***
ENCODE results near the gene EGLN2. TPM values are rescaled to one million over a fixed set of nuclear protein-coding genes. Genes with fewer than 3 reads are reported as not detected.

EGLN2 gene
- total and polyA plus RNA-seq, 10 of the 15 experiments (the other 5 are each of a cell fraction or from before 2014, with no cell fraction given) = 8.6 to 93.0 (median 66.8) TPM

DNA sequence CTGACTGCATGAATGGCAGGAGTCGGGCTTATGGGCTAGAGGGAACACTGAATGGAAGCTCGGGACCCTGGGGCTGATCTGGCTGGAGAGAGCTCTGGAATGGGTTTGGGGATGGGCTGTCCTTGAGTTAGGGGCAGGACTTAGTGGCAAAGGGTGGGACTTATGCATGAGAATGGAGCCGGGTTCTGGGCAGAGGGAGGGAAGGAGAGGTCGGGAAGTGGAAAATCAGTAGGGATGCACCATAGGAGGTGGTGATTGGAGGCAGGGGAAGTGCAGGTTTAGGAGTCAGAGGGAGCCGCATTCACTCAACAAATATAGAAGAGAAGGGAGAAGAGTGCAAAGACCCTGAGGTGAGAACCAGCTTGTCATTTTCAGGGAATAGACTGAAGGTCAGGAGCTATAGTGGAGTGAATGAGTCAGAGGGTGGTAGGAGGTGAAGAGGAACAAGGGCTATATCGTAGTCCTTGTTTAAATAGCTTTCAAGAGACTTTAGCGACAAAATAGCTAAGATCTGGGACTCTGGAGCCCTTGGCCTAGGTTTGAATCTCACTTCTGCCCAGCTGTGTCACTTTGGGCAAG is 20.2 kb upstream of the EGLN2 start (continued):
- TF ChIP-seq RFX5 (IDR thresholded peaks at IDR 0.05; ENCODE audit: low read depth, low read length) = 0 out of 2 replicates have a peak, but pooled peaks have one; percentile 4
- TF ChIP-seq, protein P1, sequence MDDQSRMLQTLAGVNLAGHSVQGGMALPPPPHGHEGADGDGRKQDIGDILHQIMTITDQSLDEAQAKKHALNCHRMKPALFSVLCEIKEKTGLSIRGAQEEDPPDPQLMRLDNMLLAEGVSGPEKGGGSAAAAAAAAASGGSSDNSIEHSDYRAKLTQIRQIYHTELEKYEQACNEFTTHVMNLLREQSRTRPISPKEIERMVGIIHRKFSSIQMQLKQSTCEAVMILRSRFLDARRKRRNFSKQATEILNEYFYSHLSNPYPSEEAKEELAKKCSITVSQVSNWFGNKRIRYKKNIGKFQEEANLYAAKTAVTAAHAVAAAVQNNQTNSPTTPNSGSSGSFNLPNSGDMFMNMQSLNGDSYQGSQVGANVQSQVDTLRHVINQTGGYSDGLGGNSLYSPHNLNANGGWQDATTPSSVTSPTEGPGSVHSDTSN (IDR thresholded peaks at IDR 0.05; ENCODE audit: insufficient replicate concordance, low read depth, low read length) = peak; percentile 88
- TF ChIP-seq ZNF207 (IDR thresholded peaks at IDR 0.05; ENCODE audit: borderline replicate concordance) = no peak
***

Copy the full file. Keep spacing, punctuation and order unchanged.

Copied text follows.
ENCODE results near the gene EGLN2. TPM values are rescaled to one million over a fixed set of nuclear protein-coding genes. Genes with fewer than 3 reads are reported as not detected.

EGLN2 gene
- total and polyA plus RNA-seq, 10 of the 15 experiments (the other 5 are each of a cell fraction or from before 2014, with no cell fraction given) = 8.6 to 93.0 (median 66.8) TPM

DNA sequence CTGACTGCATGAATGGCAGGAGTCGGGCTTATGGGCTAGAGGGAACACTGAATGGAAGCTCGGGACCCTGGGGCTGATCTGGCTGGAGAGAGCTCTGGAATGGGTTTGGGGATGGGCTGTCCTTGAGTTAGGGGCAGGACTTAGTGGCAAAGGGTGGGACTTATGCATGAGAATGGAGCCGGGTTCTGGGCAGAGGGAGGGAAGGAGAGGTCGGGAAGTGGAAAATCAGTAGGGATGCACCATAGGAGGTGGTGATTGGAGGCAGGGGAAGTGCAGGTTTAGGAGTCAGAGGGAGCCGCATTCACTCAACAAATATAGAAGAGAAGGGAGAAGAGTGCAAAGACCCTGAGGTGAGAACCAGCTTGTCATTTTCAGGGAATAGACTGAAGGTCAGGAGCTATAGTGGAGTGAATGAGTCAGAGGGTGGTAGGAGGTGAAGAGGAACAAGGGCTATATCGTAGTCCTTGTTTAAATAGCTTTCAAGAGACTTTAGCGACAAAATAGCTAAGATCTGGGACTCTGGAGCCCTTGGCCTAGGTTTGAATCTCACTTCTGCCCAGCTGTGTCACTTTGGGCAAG is 20.2 kb upstream of the EGLN2 start (continued):
- TF ChIP-seq RFX5 (IDR thresholded peaks at IDR 0.05; ENCODE audit: low read depth, low read length) = 0 out of 2 replicates have a peak, but pooled peaks have one; percentile 4
- TF ChIP-seq, protein P1, sequence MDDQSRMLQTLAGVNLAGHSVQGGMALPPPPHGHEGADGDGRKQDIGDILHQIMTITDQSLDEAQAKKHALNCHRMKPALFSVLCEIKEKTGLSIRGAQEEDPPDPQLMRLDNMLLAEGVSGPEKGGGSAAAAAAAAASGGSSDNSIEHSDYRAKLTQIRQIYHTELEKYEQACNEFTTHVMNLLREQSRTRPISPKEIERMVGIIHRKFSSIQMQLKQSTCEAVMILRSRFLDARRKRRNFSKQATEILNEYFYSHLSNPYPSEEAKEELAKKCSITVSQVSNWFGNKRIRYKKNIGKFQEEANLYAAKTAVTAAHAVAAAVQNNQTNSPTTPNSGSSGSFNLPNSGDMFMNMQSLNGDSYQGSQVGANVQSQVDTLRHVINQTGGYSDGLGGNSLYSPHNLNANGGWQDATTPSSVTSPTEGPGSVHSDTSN (IDR thresholded peaks at IDR 0.05; ENCODE audit: insufficient replicate concordance, low read depth, low read length) = peak; percentile 88
- TF ChIP-seq ZNF207 (IDR thresholded peaks at IDR 0.05; ENCODE audit: borderline replicate concordance) = no peak